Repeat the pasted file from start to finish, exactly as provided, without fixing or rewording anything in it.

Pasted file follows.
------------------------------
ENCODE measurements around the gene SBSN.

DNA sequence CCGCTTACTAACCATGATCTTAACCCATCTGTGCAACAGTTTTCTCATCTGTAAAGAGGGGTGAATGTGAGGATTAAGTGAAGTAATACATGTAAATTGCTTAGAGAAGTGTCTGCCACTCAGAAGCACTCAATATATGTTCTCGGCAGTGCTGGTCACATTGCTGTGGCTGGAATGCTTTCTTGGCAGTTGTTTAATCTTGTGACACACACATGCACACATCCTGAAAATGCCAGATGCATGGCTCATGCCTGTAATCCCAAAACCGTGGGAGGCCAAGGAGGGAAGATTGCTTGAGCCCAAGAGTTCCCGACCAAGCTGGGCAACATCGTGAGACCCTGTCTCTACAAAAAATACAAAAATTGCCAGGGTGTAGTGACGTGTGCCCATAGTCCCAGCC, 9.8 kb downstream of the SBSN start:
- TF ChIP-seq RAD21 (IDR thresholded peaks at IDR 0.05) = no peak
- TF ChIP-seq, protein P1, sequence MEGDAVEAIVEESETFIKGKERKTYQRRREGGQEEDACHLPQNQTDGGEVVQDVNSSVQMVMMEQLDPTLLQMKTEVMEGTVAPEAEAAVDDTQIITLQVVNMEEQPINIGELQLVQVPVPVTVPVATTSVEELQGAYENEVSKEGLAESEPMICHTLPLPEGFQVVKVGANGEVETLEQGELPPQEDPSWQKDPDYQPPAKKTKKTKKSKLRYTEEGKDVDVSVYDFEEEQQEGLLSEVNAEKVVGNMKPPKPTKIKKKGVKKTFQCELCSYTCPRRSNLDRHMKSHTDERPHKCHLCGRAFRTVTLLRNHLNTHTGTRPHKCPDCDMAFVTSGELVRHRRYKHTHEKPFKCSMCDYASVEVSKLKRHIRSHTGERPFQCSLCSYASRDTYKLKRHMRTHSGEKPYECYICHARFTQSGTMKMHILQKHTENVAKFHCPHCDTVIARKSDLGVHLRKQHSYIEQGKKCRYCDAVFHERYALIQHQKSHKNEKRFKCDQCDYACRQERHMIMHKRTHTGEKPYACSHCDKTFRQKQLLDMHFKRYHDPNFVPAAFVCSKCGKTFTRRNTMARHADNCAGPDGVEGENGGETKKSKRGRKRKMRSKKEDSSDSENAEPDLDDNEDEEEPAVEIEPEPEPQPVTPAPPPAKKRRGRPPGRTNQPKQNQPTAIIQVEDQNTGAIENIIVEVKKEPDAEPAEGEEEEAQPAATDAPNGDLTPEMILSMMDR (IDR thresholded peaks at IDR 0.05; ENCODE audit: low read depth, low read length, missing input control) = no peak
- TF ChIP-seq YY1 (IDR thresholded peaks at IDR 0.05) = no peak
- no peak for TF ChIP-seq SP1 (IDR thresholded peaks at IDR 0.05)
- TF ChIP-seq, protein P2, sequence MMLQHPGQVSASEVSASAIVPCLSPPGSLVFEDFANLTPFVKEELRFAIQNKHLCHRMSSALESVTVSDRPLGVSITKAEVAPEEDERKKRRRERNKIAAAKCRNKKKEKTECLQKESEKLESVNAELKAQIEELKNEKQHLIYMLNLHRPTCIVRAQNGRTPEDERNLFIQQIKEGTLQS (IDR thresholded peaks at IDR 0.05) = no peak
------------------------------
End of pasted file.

ENCODE measurements around the gene SBSN.

DNA sequence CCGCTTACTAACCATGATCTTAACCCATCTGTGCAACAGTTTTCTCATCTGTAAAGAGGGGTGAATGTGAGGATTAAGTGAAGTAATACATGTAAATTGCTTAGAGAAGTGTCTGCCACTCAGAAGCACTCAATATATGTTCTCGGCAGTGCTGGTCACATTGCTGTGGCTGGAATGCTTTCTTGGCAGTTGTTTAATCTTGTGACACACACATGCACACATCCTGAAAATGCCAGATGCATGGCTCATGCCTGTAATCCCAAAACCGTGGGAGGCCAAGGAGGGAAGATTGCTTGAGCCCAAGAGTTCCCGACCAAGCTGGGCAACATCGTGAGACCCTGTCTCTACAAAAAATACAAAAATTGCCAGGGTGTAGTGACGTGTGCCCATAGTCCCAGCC, 9.8 kb downstream of the SBSN start:
- TF ChIP-seq RAD21 (IDR thresholded peaks at IDR 0.05) = no peak
- TF ChIP-seq, protein P1, sequence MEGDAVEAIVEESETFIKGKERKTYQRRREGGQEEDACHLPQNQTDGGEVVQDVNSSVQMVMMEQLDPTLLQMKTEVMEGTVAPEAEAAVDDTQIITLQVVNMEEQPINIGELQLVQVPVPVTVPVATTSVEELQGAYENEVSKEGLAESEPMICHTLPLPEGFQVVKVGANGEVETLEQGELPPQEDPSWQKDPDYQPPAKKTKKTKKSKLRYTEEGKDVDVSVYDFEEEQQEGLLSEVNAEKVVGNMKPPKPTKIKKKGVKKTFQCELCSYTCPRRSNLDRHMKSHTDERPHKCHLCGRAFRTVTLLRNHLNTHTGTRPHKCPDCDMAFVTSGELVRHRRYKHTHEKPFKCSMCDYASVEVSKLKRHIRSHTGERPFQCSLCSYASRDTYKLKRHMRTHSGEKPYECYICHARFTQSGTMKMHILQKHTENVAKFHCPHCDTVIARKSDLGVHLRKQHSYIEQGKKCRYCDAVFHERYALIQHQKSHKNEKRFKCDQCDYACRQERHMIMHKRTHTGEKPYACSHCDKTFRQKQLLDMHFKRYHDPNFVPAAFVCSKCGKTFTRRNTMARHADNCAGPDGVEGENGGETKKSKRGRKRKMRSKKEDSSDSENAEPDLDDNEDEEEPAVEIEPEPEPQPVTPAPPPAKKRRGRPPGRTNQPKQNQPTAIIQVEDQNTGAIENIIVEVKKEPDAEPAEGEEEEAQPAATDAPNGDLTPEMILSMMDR (IDR thresholded peaks at IDR 0.05; ENCODE audit: low read depth, low read length, missing input control) = no peak
- TF ChIP-seq YY1 (IDR thresholded peaks at IDR 0.05) = no peak
- no peak for TF ChIP-seq SP1 (IDR thresholded peaks at IDR 0.05)
- TF ChIP-seq, protein P2, sequence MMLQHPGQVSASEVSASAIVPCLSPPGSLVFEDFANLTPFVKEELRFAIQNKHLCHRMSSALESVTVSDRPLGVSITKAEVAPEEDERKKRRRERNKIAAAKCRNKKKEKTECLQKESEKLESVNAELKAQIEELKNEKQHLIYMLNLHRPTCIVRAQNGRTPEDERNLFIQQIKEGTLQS (IDR thresholded peaks at IDR 0.05) = no peak